Synopses & Reviews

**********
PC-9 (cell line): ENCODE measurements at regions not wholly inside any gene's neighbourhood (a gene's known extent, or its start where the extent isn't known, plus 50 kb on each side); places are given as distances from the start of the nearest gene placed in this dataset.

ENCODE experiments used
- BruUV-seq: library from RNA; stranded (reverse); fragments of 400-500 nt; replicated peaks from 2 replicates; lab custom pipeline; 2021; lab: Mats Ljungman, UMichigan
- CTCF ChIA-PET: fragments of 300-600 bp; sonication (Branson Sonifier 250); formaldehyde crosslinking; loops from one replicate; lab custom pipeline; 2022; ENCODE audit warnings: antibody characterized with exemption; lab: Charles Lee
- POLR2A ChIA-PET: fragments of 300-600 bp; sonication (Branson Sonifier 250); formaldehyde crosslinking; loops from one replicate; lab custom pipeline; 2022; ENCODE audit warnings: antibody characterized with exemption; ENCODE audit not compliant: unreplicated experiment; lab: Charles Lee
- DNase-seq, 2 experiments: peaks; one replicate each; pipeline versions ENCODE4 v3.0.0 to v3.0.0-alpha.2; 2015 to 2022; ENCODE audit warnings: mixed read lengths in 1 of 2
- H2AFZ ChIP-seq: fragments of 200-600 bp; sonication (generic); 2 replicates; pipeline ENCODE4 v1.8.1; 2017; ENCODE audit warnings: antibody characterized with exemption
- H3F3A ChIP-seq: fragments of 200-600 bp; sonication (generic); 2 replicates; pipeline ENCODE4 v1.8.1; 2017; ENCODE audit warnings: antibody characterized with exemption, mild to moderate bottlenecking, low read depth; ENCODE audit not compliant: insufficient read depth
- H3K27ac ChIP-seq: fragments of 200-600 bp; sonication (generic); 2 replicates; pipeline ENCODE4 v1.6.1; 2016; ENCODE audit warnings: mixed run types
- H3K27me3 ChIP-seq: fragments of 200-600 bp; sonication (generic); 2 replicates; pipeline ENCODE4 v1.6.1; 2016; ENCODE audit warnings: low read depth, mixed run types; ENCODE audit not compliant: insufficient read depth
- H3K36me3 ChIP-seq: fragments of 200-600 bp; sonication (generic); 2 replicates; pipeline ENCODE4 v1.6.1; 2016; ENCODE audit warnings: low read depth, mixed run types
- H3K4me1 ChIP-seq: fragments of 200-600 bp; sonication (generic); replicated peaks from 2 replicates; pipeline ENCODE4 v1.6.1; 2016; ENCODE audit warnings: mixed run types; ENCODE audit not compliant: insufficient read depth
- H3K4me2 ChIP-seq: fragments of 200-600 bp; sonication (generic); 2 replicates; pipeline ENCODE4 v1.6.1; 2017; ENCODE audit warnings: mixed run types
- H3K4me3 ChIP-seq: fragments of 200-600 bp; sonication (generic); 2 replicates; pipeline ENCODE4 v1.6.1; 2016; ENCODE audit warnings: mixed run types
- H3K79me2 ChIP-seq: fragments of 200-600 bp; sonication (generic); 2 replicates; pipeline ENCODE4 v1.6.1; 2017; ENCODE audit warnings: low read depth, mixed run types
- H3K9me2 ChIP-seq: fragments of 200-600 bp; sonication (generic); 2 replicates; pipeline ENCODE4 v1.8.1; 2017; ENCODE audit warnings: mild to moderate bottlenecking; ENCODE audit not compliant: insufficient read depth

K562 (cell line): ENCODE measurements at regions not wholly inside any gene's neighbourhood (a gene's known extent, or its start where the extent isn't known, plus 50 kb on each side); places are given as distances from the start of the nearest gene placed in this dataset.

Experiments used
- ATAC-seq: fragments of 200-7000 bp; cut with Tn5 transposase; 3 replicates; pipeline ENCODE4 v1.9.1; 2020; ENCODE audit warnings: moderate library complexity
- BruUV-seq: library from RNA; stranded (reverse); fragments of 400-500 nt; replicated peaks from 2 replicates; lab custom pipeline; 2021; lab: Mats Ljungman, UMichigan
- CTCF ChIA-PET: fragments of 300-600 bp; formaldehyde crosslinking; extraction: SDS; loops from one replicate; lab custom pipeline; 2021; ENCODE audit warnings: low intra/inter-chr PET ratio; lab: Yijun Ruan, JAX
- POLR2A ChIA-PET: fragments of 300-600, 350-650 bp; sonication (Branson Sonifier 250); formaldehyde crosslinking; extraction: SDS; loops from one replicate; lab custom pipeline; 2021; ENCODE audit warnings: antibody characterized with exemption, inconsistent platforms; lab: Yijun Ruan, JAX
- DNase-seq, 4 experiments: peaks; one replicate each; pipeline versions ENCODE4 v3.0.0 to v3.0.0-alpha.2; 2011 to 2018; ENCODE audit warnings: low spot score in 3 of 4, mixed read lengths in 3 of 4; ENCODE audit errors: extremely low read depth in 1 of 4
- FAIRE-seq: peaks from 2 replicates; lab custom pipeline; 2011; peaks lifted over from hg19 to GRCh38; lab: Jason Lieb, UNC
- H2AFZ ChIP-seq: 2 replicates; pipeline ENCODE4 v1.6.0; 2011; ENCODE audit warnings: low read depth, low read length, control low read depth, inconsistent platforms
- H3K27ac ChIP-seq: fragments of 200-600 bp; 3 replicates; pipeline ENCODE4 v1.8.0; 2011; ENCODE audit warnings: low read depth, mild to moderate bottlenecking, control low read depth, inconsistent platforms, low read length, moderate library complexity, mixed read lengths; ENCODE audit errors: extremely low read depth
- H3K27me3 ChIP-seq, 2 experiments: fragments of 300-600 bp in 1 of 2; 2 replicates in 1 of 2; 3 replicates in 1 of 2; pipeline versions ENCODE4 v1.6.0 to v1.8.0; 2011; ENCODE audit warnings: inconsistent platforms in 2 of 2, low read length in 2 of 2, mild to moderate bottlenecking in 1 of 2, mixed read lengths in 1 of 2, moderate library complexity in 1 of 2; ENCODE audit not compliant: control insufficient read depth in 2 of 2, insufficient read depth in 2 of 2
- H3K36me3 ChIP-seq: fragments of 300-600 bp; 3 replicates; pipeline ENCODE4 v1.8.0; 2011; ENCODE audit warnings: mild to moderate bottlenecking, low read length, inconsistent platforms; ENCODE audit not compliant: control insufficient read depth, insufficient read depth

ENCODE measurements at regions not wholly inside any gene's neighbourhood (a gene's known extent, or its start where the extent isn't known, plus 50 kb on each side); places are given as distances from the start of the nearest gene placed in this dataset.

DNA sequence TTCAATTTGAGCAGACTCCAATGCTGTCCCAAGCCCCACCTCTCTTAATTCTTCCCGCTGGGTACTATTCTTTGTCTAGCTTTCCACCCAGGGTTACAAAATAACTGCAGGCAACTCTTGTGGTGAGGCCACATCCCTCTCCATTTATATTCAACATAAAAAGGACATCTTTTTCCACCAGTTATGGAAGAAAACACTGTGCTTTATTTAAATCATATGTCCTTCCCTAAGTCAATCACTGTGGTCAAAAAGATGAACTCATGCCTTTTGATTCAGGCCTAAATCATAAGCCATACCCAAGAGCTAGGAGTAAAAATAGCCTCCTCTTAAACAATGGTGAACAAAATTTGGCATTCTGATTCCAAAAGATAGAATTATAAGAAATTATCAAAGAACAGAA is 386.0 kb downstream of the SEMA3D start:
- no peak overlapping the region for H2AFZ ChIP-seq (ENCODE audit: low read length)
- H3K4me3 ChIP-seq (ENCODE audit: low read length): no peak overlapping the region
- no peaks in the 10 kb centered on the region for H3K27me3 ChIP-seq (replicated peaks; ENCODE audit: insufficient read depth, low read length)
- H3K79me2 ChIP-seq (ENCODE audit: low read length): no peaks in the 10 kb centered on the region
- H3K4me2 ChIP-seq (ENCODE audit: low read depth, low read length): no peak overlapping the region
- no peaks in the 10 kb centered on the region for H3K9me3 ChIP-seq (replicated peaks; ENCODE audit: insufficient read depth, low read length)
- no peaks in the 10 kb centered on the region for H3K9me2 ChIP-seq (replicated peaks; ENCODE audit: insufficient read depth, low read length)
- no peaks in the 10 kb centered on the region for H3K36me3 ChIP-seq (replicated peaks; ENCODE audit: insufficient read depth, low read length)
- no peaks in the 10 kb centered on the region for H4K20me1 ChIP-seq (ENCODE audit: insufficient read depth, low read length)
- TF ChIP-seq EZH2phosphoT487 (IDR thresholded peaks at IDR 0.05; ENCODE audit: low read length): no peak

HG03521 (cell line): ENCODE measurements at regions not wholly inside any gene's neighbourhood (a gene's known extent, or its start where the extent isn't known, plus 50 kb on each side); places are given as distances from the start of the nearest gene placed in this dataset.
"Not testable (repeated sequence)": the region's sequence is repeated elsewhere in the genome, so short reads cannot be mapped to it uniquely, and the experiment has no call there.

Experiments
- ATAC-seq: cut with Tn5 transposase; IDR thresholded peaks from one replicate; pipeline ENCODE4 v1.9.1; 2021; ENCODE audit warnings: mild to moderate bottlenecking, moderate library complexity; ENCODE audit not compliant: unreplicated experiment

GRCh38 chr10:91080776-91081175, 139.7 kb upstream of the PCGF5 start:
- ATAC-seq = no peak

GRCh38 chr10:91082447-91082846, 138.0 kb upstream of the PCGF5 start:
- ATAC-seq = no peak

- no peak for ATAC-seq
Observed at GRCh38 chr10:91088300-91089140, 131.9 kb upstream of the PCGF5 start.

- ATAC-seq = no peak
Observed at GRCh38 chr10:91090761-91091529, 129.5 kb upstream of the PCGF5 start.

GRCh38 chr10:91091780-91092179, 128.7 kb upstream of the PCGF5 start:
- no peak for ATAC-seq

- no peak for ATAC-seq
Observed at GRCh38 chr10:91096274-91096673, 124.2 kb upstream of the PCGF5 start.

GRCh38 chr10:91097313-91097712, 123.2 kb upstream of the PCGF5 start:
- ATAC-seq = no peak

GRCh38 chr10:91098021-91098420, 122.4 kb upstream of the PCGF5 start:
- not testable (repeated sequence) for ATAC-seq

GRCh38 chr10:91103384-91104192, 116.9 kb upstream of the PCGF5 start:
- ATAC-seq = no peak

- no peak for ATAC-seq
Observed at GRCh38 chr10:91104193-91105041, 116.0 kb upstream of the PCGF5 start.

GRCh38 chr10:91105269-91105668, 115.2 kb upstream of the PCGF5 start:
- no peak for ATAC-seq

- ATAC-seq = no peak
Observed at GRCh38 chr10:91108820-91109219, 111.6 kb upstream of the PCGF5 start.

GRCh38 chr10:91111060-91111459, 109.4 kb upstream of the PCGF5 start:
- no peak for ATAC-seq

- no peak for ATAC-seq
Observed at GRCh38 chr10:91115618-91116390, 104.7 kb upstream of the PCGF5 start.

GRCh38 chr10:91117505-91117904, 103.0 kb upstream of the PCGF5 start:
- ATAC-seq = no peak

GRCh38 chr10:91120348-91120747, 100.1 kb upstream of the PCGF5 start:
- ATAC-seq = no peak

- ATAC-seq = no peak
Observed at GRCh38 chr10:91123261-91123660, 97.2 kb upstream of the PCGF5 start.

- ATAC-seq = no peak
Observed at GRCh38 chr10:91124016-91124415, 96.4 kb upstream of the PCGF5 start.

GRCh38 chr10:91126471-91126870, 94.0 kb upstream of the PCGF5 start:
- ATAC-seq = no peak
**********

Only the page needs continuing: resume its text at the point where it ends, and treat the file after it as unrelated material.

"Woodley, a Keetoowah Cherokee and professor at George Fox Seminary, opens his work of theology with a call for a return to shalom and the Harmony Way. More than an absence of conflict, shalom is a cluster of practices and actions resulting in balance, beauty, and true justice for all people. Woodley posits that Christianity has lost sight of this shalom and he spends a large portion of the book critiquing the failure of Euro-Americans to live up to their purported beliefs. Woodley also highlights positive features of indigenous spiritual teaching, presenting its focus on community, respect for elders, balanced relationship with nature, and high esteem for story. These, along with a greater orientation towards place and away from time, serve as antidote to modernityÃ¢Â€Â˜s ills. Somewhat hazy on how to apply these features, Woodley nevertheless remains hopeful for a Christianity divorced from colonialism and more deeply influenced by Native voices and concerns. The idealizing of pre-colonial Native American life might leave some readers wary of Woodley's claims, but his evident view of the negative realities of contemporary life and the clear alternative he offers could open up Christianity to a more holistic, harmonious, and ultimately just worldview. (July)" Publishers Weekly Copyright PWxyz, LLC. All rights reserved.